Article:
• In 2005, one in 62 Americans have a lifetime risk of developing invasive melanoma, a 2000% increase from 1930. When non-invasive melanoma is included, one in 34 Americans have a lifetime risk of developing melanoma.
  • The American Academy of Dermatology urges everyone to examine their skin regularly. If there are any changes in the size, color, shape or texture of a mole, the development of a new mole, or any other unusual changes in the skin, see your dermatologist immediately.
  • Excessive exposure to ultraviolet sunlight is the most preventable cause of melanoma. Melanoma has also been linked to excessive sun exposure in the first 10 to 18 years of life.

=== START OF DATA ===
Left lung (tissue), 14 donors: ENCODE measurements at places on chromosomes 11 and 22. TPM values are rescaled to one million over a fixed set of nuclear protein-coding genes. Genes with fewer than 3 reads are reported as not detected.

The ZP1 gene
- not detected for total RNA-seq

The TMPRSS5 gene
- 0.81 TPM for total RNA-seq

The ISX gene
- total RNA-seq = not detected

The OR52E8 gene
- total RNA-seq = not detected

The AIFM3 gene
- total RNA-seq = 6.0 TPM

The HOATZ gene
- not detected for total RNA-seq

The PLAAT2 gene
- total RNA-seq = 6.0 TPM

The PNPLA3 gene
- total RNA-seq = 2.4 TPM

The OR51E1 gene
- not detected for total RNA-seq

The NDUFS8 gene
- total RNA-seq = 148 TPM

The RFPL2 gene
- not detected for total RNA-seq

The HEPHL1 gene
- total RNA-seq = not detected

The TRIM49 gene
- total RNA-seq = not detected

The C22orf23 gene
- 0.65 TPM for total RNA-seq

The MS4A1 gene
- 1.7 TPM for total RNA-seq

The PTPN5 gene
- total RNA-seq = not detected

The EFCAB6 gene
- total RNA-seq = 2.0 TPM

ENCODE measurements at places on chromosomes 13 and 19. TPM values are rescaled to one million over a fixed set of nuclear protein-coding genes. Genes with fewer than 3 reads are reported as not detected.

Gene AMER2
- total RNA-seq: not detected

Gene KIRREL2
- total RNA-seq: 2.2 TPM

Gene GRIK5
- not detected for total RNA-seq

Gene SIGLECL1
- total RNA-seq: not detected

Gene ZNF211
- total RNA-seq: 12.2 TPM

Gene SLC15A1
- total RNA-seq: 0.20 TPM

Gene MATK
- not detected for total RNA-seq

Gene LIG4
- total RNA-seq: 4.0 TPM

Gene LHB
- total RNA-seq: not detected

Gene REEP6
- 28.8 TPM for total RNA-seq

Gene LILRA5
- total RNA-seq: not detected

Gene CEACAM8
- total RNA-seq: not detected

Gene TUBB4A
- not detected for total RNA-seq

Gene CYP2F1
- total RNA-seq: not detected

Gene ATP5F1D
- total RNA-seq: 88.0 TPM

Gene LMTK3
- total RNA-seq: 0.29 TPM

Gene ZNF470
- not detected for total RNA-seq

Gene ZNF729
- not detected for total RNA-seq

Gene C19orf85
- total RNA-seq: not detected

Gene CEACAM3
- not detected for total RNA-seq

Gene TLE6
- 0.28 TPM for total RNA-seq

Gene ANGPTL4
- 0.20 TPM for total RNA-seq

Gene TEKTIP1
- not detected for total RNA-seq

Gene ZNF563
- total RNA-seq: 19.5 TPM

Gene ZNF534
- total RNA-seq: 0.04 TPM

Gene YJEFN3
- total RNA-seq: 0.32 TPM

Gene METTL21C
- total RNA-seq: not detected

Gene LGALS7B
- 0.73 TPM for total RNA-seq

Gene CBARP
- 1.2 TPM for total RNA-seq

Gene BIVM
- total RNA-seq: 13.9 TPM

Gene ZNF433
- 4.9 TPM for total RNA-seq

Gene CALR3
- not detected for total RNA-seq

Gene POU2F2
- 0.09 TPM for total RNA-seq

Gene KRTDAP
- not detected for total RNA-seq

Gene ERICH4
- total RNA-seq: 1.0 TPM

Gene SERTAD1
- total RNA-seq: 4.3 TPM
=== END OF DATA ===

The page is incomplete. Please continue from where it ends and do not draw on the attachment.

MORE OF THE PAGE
• Not all melanomas are sun related – other possible causes include genetic factors and immune system deficiencies. Melanoma can strike anyone. Caucasians are ten times more likely to be diagnosed with melanoma than other races.

Squamous cell carcinoma: Squamous cell carcinoma (SCC) is the second most common cancer of the skin. Squamous cell carcinoma arises in the outer layer of the skin (the epithelium). Middle-aged and elderly persons, especially those with fair complexions and frequent sun exposure, are most likely to develop SCC.. Squamous cell carcinomas often arise from small sandpaper-like growths called solar or actinic keratoses. It is rare for SCC to spread to local lymph nodes and internal organs, but metastasis can happen when high-risk SCC is not promptly diagnosed and treated. Squamous Cell cancers are curable, and are treated with surgical procedures (excision, electrodessication and curettage, Mohs Micrographic Surgery), Photodynamic therapy or Imiquimod cream, depending on the type of cancer, its location and its size.